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Brooklyn Developers, Financers Are Growing More Grounded In Their Expectations

Brooklyn development exploded in the last decade, but all good things must come to an end


Sitting in the newly completed William Vale Hotel, the panelists of Bisnow’s Brooklyn New Frontiers event warned that the increasing difficulty of construction financing and a frustrating government could bring the borough back to earth, but insisted there are still opportunities and areas to take advantage of in the time we have left.

In the wake of the 421-a’s expiration, for example, no one could deny that multifamily construction had taken a hit. While The Hudson Cos principal Alison Novak was confident the program would return after the election, Red Apple Group CEO John Catsimatidis (right) wasn’t as certain, joking that many government workers didn’t know what the program was.

Frustrations with the government were a theme throughout the morning.

Meridian Capital Group senior executive managing director David Schechtman was quick to remind the crowd that the “utopian dreams” of every NYC neighborhood being safe and available for rapid development was “insane” without a smart government that incentivizes intelligent development, and that isn’t happening.

John agreed, believing that the market will only get tougher without creative inducements that aren’t forced down the industry's throat.

John and Mintz Levin partner Jeff Moerdler (left)—a former commissioner of the Port Authority—argued that government is hindering development, such as using the Port Authority as a “piggy bank for other projects that won’t make any revenue.”

“The Authority has a $50B project wish list and a $30B annual budget, and half of that is being used to keep the current infrastructure together,” Jeff said.


Another big concern came from Hornig Capital Partners managing partner Daren Hornig (second from right), who said the increasing difficulty of acquiring construction financing could make it almost impossible to find a deal to underwrite and be confident on absorption. While Slate Property Group's fortunate to have repeat credible lenders, Slate managing director Michael Zampetti said, finding acceptable terms or asking for more money has become a nightmare.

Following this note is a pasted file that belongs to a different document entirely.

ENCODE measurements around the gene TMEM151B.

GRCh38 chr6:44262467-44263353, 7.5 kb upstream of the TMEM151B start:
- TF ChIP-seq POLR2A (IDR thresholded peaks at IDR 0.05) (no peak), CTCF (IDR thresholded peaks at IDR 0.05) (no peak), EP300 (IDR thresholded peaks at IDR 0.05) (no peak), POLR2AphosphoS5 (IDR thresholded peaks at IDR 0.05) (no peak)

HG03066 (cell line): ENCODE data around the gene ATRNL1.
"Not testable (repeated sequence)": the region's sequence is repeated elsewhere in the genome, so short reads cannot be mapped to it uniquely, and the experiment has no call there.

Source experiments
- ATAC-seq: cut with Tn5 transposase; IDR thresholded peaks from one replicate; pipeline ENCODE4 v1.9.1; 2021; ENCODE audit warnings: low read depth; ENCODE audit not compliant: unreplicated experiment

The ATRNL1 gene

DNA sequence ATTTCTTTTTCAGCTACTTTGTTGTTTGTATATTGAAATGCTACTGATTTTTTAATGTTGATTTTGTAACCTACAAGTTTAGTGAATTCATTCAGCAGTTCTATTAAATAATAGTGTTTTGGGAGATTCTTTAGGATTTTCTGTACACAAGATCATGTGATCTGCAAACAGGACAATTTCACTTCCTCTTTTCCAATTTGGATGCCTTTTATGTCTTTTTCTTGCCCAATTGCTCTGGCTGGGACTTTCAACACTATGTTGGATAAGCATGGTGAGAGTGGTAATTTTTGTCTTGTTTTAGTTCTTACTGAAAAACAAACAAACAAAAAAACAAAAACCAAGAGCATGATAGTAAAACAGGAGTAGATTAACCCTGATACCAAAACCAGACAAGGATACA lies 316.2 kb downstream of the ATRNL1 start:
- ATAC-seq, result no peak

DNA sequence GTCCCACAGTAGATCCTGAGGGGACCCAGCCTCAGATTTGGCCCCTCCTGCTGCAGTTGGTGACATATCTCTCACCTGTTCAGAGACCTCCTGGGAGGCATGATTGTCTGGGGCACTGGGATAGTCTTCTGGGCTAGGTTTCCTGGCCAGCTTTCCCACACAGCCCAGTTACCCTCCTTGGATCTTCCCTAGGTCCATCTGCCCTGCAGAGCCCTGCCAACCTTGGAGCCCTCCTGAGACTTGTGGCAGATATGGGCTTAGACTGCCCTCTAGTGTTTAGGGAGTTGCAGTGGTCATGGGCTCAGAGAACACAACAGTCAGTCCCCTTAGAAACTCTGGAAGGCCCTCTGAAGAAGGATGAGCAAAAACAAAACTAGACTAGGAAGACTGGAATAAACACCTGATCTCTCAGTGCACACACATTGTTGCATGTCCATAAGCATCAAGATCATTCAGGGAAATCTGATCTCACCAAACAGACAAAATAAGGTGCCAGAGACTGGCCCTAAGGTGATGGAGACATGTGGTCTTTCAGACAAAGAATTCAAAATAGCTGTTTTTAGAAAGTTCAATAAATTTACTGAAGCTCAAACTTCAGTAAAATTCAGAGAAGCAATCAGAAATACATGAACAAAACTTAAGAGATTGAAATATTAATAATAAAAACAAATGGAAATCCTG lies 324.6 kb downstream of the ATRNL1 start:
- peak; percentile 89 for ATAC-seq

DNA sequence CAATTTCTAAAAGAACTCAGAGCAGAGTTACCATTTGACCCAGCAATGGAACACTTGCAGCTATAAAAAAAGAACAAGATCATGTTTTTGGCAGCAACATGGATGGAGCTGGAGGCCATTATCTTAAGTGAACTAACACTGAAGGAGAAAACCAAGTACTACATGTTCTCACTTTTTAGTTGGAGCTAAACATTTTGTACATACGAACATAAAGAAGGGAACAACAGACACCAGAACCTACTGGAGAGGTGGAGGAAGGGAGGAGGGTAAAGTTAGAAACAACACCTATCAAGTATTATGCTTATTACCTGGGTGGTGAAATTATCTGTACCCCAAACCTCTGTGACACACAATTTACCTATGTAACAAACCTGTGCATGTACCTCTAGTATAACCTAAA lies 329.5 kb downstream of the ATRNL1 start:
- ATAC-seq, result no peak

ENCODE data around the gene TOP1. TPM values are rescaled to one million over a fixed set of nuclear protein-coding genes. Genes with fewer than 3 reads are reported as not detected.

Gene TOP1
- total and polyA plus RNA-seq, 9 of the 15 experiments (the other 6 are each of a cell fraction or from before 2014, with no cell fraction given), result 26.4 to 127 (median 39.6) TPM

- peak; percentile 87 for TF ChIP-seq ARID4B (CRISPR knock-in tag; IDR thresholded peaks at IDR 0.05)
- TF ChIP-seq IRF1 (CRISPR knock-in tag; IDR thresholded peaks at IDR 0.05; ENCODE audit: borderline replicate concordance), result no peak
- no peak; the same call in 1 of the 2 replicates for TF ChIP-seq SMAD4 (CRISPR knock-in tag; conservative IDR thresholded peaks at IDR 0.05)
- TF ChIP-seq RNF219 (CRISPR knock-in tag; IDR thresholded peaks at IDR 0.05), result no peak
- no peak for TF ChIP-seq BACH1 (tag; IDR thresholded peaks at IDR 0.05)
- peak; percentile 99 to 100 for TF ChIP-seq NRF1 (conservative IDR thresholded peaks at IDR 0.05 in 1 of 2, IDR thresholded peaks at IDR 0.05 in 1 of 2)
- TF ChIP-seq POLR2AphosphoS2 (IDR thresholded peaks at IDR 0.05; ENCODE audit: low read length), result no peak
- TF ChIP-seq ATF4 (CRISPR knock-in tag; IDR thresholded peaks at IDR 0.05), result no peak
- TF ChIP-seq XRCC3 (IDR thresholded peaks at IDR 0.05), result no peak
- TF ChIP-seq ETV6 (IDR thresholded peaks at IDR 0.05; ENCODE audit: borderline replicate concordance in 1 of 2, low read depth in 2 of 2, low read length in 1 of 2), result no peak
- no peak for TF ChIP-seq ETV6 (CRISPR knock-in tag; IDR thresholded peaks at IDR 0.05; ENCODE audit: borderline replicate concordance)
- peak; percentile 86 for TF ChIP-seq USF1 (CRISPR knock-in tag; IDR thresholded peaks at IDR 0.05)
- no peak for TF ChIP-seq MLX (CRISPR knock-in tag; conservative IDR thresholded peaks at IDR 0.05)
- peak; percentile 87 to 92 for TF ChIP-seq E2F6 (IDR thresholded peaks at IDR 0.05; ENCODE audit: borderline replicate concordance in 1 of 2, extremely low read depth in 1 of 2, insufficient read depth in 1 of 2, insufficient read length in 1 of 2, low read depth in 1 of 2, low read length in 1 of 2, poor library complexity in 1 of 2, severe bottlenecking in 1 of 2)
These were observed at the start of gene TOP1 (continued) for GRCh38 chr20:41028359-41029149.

A concern that was quickly diffused was the L line’s 2018 renovations. Michael (far right) called the renovations “a blip on the radar” that could create opportunities for those willing to take the risk, while Daten Group director Craig Roenmann (second from right) added that other transit options would be there to pick up the slack. 

In the face of these challenges, several panelists had their unique philosophies to find the last untapped Brooklyn markets. John said he’s keeping his eye out on the next MetroTech or Lincoln Center—a “mecca for developments and opportunities for people to pay out of pocket for NYC real estate.”


Daren echoed the words of his father—”follow the artists.” Seeing similar booms in Chelsea, the East Village and Williamsburg, he believes Bushwick is the next artist alley, as it has so little quality product that smaller companies will have no issue paying $40 to $50 per SF.

David said the secret lays in food. Coming from “a family of foodies before the Food Network was even a thing,” David says developers should be looking along the water, where new transit options have catalyzed a boom in new restaurant concepts.

A unique alternative came from Brook Land Capital president Boaz Gilad (right), who said condos would stay strong as more families made their way to Brooklyn and realized they could have all the benefits of owning the property as opposed to renting it for the same price. Even as as the luxury condo market’s struggles shake banks’ confidence, he says he hasn’t seen a drop in prices.


David and Cushman & Wakefield's Winfield Clifford (second from left) believe Brooklyn’s at the end of the cycle. While multifamily will always rent and stand the test of time when compared to Manhattan—”we have to beat people back with a stick,” David jokes—none could deny we’re about to enter a particularly tricky time, or even a potential slowdown, for the market and financing.